News / Africa

Inflation, Drought Deal Ethiopia a Double Blow

Ethiopians line up at a government-operated stand in Addis Ababa to purchase cooking oil and sugar, April 13, 2011
Ethiopians line up at a government-operated stand in Addis Ababa to purchase cooking oil and sugar, April 13, 2011

Ethiopia has been dealt a double setback with word that inflation is rising rapidly at a time when drought is threatening crops and adding to the numbers of people needing food aid.

Ethiopia’s Central Statistical Agency Friday announced the consumer price index was 25 percent higher in March than a year ago. That follows a 16.5 percent increase in February.

The agency’s monthly report said the rolling 12-month average inflation rate had jumped to 11.3 percent in March. The food inflation rate stood at 5.8 percent. Deputy Director Ysin Mosa said the March figures were the highest since October, 2009.

The rise in food prices comes despite ceilings set by the government on several essential commodities in January, as protests over price increases triggered unrest in North Africa. Ethiopia’s price ceilings led to shortages in the market, prompting the government to bypass the market and take over the sale of cooking oil and sugar.

Economists say Ethiopia’s overall inflation rate is expected to jump again in April, reflecting a 14 percent hike in gasoline prices a few days ago.

On another front, the country’s disaster relief agency this week revised its estimate of the number of Ethiopians in need of food assistance. Earlier this year the agency asked international donors for help in feeding 2.8 million people suffering from malnutrition.

In a telephone interview, Agency director Tadesse Bekele said the figure has been revised upward to 3.2 million in light of the severe drought gripping the southern and southeastern parts of the country.

"We have prepared a national response plan for the southern and southeastern part of the country to enable our partners to intervene on the requirements we have set," Bekele said. "So basically this will by and large be [nutrition], on animal feeding, and child health as well, so we want partners to intervene in these area."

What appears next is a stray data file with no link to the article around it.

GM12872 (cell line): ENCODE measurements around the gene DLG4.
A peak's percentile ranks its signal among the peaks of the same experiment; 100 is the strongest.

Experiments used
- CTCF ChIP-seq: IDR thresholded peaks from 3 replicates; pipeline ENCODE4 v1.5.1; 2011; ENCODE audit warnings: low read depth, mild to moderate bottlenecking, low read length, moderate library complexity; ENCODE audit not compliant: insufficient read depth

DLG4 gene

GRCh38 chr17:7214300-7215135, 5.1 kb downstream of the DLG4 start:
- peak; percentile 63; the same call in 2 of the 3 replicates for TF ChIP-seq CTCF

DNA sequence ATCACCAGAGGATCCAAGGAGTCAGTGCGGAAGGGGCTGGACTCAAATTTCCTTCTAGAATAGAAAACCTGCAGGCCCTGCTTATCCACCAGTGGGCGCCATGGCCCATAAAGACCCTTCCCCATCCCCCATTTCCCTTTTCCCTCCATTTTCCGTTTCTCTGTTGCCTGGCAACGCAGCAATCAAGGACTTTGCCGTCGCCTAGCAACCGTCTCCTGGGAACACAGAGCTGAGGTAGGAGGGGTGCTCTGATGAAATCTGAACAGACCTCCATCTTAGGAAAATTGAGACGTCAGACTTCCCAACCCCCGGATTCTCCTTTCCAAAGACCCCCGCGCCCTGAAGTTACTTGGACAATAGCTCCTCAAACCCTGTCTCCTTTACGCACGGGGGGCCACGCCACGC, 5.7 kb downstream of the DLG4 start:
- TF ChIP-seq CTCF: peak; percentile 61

A World Food Program (WFP) report issued Friday tells of a "rapid increase in the magnitude" of water shortages threatening livestock in pastoralist areas of southern Ethiopia. The report says there is a high danger of conflict between pastoralists over scarce grazing land.

WFP spokeswoman in Addis Ababa, Susannah Nicol,  says shipments of water and cattle feed have not been enough to prevent the deaths of the animals that are at the heart of the region’s economy.

"Shortages of water and pasture in particular have become critical in most areas," she said. "Of course the knock on effect of that will be that people’s livelihood are affected and indeed their ability to feed themselves."

Ethiopia’s troubles come as the World Bank is releasing figures showing a 36 percent rise in global food prices over the past year. Bank President Robert Zoellick this week warned "we are at a tipping point."

The United States, according to U.N. figures, is the largest single donor of food aid worldwide. The latest World Food Program report indicates U.S. food assistance to Ethiopia in the first three months of this year totaled more than $58 million.

You May Like

Turkey's Controversial Reform Bill Giving Investors Jitters

Homeland security reform bill will give police new powers in search, seizure, detention and arrests, while restricting the rights of suspects, their attorneys More

Audio Slideshow In Kenyan Prison, Good Grades Are Path to Freedom

Some inmates who get high marks could see their sentences commuted to non-custodial status More